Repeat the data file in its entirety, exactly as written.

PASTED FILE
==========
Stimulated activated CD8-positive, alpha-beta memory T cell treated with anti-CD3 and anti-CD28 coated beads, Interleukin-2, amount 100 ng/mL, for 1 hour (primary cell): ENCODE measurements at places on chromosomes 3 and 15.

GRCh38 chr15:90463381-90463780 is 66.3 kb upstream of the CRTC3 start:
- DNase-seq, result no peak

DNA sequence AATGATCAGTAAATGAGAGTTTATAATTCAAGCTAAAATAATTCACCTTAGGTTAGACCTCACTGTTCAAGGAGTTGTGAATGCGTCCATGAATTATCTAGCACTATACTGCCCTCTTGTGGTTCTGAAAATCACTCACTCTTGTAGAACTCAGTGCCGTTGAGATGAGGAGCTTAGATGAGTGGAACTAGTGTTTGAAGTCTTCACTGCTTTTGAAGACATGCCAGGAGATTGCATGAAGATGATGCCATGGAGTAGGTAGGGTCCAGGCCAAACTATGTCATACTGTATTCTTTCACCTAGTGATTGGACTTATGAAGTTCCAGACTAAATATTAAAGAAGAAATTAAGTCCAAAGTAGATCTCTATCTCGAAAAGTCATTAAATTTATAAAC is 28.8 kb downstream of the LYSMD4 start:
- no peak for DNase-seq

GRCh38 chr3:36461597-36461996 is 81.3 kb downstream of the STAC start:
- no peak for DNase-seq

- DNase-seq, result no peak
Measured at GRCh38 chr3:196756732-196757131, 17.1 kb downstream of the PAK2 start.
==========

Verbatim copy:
Stimulated activated CD8-positive, alpha-beta memory T cell treated with anti-CD3 and anti-CD28 coated beads, Interleukin-2, amount 100 ng/mL, for 1 hour (primary cell): ENCODE measurements at places on chromosomes 3 and 15.

GRCh38 chr15:90463381-90463780 is 66.3 kb upstream of the CRTC3 start:
- DNase-seq, result no peak

DNA sequence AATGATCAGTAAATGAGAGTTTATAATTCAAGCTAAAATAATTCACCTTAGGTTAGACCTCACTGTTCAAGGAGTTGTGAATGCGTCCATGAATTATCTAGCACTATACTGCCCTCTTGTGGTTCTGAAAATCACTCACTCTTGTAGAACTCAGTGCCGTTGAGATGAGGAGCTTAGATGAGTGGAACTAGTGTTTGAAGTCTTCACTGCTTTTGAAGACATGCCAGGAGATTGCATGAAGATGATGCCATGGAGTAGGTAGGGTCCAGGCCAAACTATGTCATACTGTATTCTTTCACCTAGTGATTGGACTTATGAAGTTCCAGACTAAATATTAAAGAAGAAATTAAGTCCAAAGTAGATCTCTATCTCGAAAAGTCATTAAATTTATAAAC is 28.8 kb downstream of the LYSMD4 start:
- no peak for DNase-seq

GRCh38 chr3:36461597-36461996 is 81.3 kb downstream of the STAC start:
- no peak for DNase-seq

- DNase-seq, result no peak
Measured at GRCh38 chr3:196756732-196757131, 17.1 kb downstream of the PAK2 start.